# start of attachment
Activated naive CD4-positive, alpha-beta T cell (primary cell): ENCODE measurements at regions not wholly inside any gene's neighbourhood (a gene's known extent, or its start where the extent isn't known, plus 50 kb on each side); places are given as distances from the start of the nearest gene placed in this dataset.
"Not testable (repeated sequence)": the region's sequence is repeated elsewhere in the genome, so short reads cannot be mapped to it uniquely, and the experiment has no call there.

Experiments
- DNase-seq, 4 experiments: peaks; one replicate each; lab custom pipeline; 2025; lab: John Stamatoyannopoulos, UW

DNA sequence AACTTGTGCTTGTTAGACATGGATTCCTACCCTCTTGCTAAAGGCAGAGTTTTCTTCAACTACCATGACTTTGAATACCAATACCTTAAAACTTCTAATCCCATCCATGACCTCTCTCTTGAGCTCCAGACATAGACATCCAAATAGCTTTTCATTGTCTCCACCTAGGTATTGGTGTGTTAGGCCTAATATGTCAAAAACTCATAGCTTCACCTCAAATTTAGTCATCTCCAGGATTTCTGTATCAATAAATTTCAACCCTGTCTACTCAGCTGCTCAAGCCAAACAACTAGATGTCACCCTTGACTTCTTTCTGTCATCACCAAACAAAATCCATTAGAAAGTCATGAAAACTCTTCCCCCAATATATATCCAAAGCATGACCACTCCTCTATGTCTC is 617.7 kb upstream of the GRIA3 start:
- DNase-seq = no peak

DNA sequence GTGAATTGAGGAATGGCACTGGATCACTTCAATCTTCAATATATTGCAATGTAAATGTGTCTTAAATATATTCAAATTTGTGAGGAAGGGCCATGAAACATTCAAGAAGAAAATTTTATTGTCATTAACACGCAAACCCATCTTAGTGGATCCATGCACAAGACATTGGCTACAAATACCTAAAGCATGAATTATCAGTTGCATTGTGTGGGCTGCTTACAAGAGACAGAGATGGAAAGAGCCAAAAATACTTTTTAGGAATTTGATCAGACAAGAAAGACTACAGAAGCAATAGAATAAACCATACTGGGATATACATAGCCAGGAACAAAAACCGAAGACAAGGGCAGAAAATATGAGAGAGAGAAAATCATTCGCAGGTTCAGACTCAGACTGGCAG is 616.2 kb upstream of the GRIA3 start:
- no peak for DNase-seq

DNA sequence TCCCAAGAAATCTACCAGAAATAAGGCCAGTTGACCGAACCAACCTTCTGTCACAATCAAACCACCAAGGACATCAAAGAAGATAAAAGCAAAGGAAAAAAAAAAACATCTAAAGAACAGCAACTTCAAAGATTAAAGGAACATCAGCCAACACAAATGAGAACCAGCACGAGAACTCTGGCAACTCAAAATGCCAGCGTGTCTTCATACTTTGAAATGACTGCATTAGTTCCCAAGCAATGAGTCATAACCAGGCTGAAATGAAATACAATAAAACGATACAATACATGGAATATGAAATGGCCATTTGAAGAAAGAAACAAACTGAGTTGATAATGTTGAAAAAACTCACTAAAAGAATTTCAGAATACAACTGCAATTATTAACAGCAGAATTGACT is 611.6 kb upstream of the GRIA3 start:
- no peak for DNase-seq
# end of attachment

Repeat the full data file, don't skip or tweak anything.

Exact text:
Activated naive CD4-positive, alpha-beta T cell (primary cell): ENCODE measurements at regions not wholly inside any gene's neighbourhood (a gene's known extent, or its start where the extent isn't known, plus 50 kb on each side); places are given as distances from the start of the nearest gene placed in this dataset.
"Not testable (repeated sequence)": the region's sequence is repeated elsewhere in the genome, so short reads cannot be mapped to it uniquely, and the experiment has no call there.

Experiments
- DNase-seq, 4 experiments: peaks; one replicate each; lab custom pipeline; 2025; lab: John Stamatoyannopoulos, UW

DNA sequence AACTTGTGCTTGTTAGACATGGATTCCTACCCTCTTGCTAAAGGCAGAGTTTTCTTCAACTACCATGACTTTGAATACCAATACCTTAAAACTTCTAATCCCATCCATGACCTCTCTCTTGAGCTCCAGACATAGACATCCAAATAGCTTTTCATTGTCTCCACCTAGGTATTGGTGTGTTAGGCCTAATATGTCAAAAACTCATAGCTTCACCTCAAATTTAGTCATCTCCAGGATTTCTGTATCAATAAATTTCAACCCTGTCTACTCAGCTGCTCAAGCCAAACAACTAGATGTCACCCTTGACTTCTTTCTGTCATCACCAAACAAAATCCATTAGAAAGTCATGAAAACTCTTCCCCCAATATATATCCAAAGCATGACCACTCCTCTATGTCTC is 617.7 kb upstream of the GRIA3 start:
- DNase-seq = no peak

DNA sequence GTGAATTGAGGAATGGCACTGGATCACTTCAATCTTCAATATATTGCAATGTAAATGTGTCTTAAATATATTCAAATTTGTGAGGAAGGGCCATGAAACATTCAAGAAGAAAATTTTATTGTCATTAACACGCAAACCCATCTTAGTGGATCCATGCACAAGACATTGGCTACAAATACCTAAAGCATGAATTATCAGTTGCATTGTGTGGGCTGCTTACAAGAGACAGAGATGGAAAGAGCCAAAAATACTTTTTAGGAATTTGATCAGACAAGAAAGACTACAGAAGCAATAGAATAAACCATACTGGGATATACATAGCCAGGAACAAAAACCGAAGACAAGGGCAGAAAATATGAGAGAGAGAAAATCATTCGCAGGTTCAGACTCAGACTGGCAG is 616.2 kb upstream of the GRIA3 start:
- no peak for DNase-seq

DNA sequence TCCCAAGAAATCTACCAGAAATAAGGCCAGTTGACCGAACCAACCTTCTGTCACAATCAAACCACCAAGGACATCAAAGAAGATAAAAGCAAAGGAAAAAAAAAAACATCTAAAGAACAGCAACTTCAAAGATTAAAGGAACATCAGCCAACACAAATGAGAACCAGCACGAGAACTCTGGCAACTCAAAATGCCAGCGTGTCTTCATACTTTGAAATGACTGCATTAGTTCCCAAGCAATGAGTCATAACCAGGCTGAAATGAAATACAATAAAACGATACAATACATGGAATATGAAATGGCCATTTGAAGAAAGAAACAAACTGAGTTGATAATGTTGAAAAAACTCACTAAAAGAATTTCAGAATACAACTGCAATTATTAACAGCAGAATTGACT is 611.6 kb upstream of the GRIA3 start:
- no peak for DNase-seq